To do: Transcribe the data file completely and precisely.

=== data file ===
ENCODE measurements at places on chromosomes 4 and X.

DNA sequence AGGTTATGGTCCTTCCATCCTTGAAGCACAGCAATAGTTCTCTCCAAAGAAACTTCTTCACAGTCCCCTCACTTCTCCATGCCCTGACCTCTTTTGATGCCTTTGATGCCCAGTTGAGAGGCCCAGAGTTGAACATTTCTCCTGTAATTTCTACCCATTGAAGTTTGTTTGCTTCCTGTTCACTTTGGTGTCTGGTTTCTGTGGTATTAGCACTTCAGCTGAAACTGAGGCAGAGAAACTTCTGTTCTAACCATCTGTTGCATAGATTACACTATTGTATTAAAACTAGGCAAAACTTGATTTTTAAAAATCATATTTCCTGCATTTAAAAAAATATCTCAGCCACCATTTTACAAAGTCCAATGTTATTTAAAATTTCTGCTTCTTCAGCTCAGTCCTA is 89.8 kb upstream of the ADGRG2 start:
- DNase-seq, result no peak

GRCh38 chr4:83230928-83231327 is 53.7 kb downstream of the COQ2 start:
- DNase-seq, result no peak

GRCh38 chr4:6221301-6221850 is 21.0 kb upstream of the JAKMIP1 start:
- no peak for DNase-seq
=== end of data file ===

ENCODE measurements at places on chromosomes 4 and X.

DNA sequence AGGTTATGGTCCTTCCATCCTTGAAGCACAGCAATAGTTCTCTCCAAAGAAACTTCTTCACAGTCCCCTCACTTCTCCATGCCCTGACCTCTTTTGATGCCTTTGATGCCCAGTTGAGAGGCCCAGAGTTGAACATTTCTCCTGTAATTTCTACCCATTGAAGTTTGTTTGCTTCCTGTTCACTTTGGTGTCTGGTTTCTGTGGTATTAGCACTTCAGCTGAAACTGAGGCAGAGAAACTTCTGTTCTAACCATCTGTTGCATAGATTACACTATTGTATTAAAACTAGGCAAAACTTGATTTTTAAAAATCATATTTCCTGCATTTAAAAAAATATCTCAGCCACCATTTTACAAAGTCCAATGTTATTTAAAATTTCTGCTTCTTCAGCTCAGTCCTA is 89.8 kb upstream of the ADGRG2 start:
- DNase-seq, result no peak

GRCh38 chr4:83230928-83231327 is 53.7 kb downstream of the COQ2 start:
- DNase-seq, result no peak

GRCh38 chr4:6221301-6221850 is 21.0 kb upstream of the JAKMIP1 start:
- no peak for DNase-seq